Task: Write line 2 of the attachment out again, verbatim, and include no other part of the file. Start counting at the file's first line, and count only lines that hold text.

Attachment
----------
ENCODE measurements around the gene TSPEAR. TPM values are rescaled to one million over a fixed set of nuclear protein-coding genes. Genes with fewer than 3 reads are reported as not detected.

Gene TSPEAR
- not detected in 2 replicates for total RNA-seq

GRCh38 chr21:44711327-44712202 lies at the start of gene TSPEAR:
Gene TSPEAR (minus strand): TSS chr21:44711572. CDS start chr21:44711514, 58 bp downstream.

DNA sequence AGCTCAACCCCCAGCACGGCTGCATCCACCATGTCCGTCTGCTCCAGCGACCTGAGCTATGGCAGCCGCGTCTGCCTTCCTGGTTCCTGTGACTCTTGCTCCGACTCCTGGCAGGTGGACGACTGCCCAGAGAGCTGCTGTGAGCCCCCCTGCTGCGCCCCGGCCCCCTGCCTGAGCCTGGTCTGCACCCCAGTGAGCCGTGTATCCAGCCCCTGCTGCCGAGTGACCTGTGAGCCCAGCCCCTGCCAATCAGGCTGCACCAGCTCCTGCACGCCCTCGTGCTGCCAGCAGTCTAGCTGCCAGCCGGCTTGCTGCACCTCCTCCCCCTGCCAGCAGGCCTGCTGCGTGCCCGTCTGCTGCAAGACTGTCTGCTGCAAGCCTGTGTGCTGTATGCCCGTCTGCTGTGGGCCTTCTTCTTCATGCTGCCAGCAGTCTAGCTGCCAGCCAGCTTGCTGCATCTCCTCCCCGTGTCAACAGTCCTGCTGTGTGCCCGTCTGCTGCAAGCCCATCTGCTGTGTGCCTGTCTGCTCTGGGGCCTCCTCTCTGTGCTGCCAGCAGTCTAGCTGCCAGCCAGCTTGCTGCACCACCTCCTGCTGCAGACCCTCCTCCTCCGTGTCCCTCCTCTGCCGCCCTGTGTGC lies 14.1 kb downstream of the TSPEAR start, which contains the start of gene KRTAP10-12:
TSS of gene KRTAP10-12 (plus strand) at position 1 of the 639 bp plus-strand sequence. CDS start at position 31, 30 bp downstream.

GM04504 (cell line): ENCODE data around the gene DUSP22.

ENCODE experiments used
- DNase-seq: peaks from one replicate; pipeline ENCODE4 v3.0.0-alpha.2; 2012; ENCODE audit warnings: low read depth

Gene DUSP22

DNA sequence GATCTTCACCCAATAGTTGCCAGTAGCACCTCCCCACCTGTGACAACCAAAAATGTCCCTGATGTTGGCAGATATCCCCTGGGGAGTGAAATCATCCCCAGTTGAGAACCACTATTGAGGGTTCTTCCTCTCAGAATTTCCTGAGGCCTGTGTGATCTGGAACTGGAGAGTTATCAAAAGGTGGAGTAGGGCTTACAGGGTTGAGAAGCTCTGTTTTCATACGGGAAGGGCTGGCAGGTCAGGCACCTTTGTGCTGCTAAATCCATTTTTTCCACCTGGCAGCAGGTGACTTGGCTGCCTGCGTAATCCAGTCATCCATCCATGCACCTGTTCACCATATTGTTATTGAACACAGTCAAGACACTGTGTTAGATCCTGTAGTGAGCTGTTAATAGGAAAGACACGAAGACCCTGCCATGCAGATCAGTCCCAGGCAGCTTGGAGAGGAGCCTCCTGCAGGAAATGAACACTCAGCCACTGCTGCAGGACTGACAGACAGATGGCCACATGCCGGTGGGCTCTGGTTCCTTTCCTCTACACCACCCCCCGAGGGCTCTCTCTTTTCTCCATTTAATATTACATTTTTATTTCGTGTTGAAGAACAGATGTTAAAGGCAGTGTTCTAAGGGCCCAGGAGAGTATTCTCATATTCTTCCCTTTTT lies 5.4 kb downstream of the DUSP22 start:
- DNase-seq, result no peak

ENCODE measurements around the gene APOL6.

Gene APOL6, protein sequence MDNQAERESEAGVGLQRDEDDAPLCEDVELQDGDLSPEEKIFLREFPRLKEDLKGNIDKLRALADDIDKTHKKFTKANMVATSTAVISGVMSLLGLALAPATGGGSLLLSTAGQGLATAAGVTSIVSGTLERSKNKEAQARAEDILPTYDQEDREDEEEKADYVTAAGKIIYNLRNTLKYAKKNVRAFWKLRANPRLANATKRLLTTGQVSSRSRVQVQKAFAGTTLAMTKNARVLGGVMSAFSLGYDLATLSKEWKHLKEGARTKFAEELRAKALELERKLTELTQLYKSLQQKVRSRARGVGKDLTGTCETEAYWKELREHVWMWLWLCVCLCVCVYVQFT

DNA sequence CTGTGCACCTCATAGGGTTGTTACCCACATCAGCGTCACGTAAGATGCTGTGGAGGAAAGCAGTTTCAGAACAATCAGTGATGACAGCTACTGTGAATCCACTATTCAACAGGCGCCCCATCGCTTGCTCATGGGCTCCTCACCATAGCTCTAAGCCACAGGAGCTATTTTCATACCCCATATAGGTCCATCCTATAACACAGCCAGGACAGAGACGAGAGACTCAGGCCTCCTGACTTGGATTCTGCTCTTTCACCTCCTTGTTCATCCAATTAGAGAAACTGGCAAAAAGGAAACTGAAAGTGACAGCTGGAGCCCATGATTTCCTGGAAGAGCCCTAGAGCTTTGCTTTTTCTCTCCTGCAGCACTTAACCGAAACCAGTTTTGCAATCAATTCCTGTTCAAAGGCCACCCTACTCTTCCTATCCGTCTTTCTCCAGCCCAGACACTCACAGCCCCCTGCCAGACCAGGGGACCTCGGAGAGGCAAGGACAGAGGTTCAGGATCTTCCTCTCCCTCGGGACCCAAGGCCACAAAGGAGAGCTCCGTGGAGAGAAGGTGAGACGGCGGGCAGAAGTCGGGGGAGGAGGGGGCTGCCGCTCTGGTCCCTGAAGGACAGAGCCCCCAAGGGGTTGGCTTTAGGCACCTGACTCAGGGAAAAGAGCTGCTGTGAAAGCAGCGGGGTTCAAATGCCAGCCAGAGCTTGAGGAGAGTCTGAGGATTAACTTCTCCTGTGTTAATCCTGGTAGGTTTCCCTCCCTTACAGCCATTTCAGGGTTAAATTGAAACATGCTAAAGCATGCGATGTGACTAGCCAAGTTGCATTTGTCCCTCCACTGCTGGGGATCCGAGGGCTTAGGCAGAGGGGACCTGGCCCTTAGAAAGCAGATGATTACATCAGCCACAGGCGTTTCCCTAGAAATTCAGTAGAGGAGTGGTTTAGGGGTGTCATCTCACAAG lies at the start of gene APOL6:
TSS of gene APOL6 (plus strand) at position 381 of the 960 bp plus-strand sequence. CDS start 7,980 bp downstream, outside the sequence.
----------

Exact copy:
Gene TSPEAR